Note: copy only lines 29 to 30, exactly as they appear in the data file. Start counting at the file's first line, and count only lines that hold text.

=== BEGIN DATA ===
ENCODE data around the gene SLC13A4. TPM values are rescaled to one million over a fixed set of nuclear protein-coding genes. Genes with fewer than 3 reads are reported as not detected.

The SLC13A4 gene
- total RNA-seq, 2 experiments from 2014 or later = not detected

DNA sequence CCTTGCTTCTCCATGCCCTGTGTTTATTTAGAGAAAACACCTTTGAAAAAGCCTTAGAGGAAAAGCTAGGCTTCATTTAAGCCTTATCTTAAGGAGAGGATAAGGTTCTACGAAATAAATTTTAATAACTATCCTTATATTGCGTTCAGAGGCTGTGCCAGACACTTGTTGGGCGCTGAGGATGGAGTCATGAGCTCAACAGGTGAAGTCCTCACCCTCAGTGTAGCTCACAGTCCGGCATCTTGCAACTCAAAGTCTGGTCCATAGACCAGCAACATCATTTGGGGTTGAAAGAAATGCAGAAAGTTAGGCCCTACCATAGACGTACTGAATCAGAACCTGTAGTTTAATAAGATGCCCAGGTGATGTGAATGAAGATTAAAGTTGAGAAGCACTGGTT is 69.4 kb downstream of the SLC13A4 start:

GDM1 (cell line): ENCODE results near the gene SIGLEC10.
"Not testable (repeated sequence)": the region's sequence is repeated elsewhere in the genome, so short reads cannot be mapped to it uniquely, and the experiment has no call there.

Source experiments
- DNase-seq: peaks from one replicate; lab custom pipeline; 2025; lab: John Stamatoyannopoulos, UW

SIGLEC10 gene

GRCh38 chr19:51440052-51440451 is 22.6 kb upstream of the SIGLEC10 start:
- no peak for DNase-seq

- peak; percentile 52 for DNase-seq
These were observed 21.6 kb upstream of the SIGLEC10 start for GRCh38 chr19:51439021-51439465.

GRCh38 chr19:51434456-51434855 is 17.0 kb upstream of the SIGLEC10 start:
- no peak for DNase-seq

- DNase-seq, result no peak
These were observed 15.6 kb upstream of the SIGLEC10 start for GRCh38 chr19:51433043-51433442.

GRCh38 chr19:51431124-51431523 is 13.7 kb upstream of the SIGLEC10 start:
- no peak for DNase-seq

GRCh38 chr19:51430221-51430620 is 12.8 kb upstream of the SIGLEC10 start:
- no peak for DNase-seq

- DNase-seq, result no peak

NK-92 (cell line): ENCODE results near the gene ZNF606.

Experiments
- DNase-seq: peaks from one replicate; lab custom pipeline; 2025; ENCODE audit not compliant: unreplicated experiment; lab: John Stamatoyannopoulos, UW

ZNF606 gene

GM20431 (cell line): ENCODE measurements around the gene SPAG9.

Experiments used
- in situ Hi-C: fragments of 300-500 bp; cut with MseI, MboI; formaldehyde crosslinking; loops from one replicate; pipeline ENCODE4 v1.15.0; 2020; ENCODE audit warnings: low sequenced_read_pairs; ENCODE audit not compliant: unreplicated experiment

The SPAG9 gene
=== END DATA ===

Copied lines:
- in situ Hi-C: fragments of 300-500 bp; cut with MseI, MboI; formaldehyde crosslinking; loops from one replicate; pipeline ENCODE4 v1.15.0; 2020; ENCODE audit warnings: low sequenced_read_pairs; ENCODE audit not compliant: unreplicated experiment

The SPAG9 gene